"Expectedly, the unaudited profit before tax of the banks in the last nine months ending September, 2014, shows a marginal decrease to N385.67bn against N385.68bn in 2013. But the liquidity ratio of the banks declined from 50.6 percent at the end of December 2013, to 42.6 percent. This is largely due to the increased Cash Reserve Requirement (CRR)", the expert affirmed.

 

Similarly the writer remanded us thus; "It needs recalling that heavy “toxic loans” of about N4.3 trillion led to the insolvency of some banks and the subsequent sack of their helmsmen, few years ago. The banks were eventually taken over by the CBN and handed to the Assets Management Corporation of Nigeria (AMCON).The economic meltdown which resulted from the bad debts of five years ago shook the banking industry".

 

Unfortunately, the Federal High Courts which enjoys sole jurisdictions on matters involving such dubiously accumulated debts profile of the so-called rich Nigerians have failed to use their constitutional might judiciously to retrieve these looted funds from these bad guys but the judges of these courts have lately unleashed series of judgments protecting these bad debtors from arrest and prosecution in what most people suspect to be a case of compromise of the justice sector.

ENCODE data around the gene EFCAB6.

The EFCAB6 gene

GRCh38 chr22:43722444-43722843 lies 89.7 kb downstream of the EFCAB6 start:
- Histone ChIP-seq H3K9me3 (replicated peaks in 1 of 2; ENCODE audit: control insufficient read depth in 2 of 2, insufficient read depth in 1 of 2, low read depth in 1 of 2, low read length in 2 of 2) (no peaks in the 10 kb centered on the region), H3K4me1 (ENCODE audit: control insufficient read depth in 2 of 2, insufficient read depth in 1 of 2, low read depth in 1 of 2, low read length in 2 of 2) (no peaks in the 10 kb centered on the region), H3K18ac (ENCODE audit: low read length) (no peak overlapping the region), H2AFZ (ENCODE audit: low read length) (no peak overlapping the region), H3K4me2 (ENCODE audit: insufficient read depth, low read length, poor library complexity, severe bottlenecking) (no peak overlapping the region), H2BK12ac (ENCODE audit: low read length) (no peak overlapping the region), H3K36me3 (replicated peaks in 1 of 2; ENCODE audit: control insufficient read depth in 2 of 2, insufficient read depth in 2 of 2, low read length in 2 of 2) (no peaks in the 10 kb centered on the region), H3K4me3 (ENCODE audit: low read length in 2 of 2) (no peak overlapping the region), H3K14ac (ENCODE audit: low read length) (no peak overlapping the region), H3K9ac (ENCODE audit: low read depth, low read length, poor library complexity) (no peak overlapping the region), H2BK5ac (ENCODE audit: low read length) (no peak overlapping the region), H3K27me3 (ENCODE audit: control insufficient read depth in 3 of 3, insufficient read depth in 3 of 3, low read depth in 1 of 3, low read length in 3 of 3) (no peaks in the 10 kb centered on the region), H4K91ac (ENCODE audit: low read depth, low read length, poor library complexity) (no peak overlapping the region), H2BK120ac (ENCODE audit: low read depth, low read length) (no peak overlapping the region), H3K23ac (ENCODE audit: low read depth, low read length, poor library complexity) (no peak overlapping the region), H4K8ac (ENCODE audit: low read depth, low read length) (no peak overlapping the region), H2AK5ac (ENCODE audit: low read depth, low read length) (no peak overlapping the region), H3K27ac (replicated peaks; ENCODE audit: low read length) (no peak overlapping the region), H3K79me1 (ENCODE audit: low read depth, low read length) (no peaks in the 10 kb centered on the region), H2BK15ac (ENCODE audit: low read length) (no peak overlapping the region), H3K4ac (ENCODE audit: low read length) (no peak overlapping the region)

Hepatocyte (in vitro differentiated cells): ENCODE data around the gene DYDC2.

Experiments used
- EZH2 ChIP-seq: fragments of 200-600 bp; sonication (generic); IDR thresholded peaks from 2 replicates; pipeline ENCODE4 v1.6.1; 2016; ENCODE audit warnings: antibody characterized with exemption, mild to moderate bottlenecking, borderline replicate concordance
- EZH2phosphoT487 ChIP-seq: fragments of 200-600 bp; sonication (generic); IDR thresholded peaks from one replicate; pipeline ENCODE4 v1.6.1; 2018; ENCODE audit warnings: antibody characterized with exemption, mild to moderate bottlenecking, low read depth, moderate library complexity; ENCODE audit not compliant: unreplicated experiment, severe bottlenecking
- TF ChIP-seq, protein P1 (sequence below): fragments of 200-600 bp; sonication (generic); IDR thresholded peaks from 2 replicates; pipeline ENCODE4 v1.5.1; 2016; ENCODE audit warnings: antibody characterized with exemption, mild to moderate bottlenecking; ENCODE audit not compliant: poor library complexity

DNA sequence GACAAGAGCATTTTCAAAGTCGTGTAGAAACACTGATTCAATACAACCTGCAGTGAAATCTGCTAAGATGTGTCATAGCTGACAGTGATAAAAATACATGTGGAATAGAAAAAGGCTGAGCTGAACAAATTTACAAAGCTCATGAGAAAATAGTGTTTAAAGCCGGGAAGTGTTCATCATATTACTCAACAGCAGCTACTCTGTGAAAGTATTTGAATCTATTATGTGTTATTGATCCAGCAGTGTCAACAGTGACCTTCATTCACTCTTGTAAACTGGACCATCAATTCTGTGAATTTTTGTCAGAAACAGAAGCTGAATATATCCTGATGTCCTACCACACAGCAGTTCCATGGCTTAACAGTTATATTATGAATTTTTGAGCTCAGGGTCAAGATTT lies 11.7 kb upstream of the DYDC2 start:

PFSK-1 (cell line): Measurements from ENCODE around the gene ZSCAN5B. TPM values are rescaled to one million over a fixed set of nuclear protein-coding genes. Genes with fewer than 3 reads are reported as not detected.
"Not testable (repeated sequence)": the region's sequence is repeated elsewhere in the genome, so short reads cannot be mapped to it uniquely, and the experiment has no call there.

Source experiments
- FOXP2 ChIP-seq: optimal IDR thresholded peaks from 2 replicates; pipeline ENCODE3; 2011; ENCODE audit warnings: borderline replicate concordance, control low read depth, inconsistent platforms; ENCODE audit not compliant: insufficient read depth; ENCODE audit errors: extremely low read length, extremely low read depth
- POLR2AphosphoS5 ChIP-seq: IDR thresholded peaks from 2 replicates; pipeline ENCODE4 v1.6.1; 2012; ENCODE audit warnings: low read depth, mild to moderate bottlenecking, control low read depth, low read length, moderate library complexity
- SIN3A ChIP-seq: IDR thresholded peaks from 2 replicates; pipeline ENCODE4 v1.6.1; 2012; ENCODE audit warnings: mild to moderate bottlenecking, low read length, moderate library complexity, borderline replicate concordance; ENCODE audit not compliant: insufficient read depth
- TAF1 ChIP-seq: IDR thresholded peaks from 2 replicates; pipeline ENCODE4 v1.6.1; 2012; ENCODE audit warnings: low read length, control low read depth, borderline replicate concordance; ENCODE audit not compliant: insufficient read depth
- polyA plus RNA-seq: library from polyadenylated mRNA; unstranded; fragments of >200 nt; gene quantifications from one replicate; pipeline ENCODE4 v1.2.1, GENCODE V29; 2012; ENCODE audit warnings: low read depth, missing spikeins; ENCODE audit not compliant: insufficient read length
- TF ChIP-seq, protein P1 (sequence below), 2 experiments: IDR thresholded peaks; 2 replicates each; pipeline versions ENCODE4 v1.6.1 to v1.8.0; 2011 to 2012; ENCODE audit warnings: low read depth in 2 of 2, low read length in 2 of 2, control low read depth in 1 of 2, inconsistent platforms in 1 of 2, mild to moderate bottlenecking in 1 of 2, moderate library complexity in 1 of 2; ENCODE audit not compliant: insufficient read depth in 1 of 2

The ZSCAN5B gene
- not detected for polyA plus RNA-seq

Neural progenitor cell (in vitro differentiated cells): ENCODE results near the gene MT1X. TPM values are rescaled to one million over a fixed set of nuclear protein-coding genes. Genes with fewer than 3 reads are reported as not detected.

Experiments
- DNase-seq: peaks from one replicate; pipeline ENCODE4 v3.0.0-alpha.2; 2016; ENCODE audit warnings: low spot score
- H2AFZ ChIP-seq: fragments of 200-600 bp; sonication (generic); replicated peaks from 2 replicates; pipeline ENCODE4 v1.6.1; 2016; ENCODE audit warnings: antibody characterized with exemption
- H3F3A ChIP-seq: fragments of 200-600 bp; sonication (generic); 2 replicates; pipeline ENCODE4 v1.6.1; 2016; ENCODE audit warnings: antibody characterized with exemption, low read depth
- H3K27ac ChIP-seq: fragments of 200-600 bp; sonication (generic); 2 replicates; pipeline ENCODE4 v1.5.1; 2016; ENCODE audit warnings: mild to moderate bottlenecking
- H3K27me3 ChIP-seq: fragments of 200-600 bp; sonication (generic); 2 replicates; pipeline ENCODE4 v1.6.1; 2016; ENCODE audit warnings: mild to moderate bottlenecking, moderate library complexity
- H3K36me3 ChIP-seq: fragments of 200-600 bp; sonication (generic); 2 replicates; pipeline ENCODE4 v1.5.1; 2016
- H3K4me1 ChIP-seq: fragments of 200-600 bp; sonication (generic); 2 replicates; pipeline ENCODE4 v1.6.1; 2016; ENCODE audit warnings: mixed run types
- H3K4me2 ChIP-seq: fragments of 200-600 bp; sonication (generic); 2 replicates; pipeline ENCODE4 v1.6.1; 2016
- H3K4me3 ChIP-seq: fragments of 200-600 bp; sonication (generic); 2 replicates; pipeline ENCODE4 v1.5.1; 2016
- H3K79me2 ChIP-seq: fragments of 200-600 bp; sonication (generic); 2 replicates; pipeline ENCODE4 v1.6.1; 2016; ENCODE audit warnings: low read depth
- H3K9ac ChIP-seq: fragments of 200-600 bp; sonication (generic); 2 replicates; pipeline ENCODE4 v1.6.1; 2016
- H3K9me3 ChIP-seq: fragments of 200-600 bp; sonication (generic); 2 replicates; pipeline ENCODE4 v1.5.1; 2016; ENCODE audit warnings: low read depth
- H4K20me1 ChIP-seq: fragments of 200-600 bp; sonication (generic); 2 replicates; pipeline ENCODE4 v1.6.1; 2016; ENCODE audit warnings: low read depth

Any nation whose majority of the judges will rather collect huge bribes from criminal syndicates and look the other way will never become economically strong even as foreign direct investors who genuinely wish to do business will stay away from our shores and then the poverty situation of most Nigerians coupled with unemployment of the youth will further expand thereby compounding the crime situation. The Muhammadu Buhari led government must use all the transparent mechanisms to lawfully retrieve these huge cash stolen indirectly from banks by these so called big boys who pester the Abuja corridors of power for favour and soft landing. Thieves must not be granted soft landing because they have wrecked our economy and left millions of Nigerians to face the stark reality of mass and absolute poverty. These bad business practitioners must face the wrath of the law if we must end the climate of impunity in our banking sector.

 

* Emmanuel Onwubiko is Head of Human rights Writers association of Nigeria and blogs @www.huriwa.blogspot.com;  www.rightsassociationngr.com andwww.huriwa.org.